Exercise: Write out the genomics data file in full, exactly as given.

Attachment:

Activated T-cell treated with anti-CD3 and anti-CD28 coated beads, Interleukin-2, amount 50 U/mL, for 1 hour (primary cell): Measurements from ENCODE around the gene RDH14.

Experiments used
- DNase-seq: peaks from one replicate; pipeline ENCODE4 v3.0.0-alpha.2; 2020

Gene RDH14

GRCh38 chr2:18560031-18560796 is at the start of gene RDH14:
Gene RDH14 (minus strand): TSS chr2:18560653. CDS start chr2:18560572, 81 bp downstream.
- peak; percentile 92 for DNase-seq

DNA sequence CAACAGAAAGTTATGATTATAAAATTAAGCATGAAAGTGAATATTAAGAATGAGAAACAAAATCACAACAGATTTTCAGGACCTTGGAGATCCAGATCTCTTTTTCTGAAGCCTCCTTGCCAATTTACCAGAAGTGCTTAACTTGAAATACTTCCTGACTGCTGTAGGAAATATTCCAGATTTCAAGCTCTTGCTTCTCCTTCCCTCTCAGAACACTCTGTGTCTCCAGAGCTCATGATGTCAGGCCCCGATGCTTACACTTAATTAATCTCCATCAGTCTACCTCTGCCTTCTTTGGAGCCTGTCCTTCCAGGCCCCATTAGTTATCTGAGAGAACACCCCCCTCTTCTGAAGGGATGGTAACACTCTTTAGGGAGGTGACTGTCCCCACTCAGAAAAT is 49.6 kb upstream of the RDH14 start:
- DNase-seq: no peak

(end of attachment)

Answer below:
Activated T-cell treated with anti-CD3 and anti-CD28 coated beads, Interleukin-2, amount 50 U/mL, for 1 hour (primary cell): Measurements from ENCODE around the gene RDH14.

Experiments used
- DNase-seq: peaks from one replicate; pipeline ENCODE4 v3.0.0-alpha.2; 2020

Gene RDH14

GRCh38 chr2:18560031-18560796 is at the start of gene RDH14:
Gene RDH14 (minus strand): TSS chr2:18560653. CDS start chr2:18560572, 81 bp downstream.
- peak; percentile 92 for DNase-seq

DNA sequence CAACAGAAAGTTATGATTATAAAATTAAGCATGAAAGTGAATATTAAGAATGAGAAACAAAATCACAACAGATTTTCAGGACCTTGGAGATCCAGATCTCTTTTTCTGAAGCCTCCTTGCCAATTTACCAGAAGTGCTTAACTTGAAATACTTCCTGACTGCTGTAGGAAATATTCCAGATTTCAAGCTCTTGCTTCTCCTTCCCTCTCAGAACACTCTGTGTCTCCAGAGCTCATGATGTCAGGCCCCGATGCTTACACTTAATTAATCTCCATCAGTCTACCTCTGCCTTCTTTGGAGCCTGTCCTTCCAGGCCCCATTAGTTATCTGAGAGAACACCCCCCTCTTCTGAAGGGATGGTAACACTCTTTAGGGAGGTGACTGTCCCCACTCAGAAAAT is 49.6 kb upstream of the RDH14 start:
- DNase-seq: no peak